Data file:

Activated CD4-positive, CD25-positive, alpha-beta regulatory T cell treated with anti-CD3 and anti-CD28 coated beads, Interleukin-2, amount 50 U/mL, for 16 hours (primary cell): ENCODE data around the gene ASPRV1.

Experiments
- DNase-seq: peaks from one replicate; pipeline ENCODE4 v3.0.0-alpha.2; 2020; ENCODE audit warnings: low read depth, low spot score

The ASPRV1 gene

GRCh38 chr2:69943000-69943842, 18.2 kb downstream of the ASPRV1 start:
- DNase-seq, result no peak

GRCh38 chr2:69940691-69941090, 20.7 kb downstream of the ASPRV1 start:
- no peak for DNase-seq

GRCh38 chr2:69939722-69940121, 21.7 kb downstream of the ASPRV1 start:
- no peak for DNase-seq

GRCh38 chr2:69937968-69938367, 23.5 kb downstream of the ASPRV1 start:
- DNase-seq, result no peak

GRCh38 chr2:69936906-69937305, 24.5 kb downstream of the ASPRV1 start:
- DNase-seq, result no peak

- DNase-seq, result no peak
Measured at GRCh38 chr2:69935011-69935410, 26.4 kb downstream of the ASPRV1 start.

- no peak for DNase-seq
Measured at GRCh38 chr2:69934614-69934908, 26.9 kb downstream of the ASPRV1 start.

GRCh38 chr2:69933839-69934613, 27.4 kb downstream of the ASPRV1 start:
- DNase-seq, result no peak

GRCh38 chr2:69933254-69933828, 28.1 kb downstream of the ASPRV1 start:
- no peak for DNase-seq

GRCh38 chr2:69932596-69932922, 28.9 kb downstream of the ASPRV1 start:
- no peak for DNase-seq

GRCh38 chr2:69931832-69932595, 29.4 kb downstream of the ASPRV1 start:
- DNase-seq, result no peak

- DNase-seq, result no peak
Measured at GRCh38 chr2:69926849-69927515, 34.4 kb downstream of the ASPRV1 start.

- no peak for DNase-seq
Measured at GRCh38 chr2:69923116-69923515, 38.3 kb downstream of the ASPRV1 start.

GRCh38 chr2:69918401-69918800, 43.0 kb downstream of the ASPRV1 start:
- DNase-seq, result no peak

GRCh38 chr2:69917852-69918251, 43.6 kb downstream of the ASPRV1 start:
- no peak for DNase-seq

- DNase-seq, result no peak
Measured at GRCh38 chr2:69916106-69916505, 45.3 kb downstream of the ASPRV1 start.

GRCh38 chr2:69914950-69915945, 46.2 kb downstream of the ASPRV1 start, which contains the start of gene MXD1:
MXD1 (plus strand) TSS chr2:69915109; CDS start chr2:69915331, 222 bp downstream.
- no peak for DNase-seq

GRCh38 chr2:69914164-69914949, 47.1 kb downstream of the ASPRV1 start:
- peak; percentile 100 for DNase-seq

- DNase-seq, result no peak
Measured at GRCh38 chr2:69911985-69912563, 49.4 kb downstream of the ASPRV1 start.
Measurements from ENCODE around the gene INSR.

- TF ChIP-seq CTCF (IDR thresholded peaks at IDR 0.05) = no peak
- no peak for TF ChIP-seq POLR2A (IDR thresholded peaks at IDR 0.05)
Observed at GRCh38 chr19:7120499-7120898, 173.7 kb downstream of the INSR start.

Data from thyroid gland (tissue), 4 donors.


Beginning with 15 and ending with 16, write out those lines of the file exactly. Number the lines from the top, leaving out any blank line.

- DNase-seq, result no peak
Measured at GRCh38 chr2:69935011-69935410, 26.4 kb downstream of the ASPRV1 start.